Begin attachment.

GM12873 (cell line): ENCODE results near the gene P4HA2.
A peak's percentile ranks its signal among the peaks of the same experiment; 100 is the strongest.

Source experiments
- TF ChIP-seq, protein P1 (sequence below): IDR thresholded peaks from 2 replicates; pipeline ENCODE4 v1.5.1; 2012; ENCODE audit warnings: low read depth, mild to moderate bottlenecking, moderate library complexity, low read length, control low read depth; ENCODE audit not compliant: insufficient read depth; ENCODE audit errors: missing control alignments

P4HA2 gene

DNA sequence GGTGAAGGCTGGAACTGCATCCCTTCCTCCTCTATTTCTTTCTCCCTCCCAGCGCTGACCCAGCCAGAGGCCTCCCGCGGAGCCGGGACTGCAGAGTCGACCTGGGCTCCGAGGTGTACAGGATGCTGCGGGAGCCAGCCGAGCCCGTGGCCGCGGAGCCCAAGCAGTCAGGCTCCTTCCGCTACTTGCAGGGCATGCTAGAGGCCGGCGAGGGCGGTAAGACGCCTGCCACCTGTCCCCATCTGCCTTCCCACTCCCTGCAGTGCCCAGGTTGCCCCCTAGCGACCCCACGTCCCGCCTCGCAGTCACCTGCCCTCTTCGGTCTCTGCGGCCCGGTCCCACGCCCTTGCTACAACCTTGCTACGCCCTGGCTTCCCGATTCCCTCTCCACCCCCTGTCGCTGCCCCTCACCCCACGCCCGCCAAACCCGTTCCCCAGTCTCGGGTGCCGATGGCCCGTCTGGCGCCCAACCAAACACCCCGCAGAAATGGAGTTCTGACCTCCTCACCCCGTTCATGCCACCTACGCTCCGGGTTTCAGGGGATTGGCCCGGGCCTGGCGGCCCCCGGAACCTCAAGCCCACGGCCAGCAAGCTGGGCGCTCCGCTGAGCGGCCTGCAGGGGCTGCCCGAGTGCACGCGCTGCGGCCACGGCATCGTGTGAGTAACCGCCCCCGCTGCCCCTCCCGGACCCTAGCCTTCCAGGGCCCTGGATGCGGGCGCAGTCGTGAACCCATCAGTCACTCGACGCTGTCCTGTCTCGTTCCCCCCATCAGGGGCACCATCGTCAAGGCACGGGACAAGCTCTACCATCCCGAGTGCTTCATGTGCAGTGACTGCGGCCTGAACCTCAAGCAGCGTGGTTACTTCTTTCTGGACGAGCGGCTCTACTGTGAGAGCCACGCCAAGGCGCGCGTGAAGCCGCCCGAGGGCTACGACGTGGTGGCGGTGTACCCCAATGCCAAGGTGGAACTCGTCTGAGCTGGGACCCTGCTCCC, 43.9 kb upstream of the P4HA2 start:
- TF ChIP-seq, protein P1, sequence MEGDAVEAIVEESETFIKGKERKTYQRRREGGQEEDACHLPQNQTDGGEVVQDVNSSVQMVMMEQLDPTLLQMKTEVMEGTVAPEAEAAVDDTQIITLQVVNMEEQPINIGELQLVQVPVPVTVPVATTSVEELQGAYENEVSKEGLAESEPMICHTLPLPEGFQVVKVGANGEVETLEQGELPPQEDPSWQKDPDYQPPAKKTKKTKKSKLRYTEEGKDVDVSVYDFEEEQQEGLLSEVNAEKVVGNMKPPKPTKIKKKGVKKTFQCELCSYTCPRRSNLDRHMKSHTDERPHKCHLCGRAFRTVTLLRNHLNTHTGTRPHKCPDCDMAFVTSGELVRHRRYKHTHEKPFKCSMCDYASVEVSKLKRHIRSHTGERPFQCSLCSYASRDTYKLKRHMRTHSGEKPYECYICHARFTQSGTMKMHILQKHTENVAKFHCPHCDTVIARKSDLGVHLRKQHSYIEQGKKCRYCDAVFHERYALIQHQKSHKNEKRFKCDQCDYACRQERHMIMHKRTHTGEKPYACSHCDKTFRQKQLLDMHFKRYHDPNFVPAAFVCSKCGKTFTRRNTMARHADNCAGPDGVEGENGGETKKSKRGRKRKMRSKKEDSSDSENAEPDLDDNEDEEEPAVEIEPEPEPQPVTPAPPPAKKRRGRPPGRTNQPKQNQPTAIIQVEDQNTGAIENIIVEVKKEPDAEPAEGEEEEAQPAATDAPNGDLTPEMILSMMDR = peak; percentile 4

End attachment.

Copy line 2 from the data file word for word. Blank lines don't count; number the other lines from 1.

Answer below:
A peak's percentile ranks its signal among the peaks of the same experiment; 100 is the strongest.